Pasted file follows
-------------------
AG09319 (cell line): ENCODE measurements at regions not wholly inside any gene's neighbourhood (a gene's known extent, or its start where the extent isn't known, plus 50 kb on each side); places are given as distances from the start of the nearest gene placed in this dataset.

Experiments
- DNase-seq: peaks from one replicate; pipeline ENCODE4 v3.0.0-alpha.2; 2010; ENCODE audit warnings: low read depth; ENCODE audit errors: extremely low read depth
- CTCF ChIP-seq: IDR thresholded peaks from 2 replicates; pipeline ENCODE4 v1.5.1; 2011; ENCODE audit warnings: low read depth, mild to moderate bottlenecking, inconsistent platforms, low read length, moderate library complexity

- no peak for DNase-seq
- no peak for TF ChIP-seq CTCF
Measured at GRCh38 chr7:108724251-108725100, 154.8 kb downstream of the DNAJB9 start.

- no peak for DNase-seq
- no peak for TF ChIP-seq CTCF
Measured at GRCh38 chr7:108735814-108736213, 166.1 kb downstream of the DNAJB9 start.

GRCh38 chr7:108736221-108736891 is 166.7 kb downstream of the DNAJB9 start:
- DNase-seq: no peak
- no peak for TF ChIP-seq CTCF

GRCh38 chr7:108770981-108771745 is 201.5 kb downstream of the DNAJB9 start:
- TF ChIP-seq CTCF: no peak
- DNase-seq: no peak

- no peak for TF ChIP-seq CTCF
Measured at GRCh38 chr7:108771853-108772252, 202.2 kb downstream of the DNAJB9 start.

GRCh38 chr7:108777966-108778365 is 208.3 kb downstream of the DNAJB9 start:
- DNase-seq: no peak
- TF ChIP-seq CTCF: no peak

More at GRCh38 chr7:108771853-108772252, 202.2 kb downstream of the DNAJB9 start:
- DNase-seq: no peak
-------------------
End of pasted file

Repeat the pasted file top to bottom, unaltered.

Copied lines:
AG09319 (cell line): ENCODE measurements at regions not wholly inside any gene's neighbourhood (a gene's known extent, or its start where the extent isn't known, plus 50 kb on each side); places are given as distances from the start of the nearest gene placed in this dataset.

Experiments
- DNase-seq: peaks from one replicate; pipeline ENCODE4 v3.0.0-alpha.2; 2010; ENCODE audit warnings: low read depth; ENCODE audit errors: extremely low read depth
- CTCF ChIP-seq: IDR thresholded peaks from 2 replicates; pipeline ENCODE4 v1.5.1; 2011; ENCODE audit warnings: low read depth, mild to moderate bottlenecking, inconsistent platforms, low read length, moderate library complexity

- no peak for DNase-seq
- no peak for TF ChIP-seq CTCF
Measured at GRCh38 chr7:108724251-108725100, 154.8 kb downstream of the DNAJB9 start.

- no peak for DNase-seq
- no peak for TF ChIP-seq CTCF
Measured at GRCh38 chr7:108735814-108736213, 166.1 kb downstream of the DNAJB9 start.

GRCh38 chr7:108736221-108736891 is 166.7 kb downstream of the DNAJB9 start:
- DNase-seq: no peak
- no peak for TF ChIP-seq CTCF

GRCh38 chr7:108770981-108771745 is 201.5 kb downstream of the DNAJB9 start:
- TF ChIP-seq CTCF: no peak
- DNase-seq: no peak

- no peak for TF ChIP-seq CTCF
Measured at GRCh38 chr7:108771853-108772252, 202.2 kb downstream of the DNAJB9 start.

GRCh38 chr7:108777966-108778365 is 208.3 kb downstream of the DNAJB9 start:
- DNase-seq: no peak
- TF ChIP-seq CTCF: no peak

More at GRCh38 chr7:108771853-108772252, 202.2 kb downstream of the DNAJB9 start:
- DNase-seq: no peak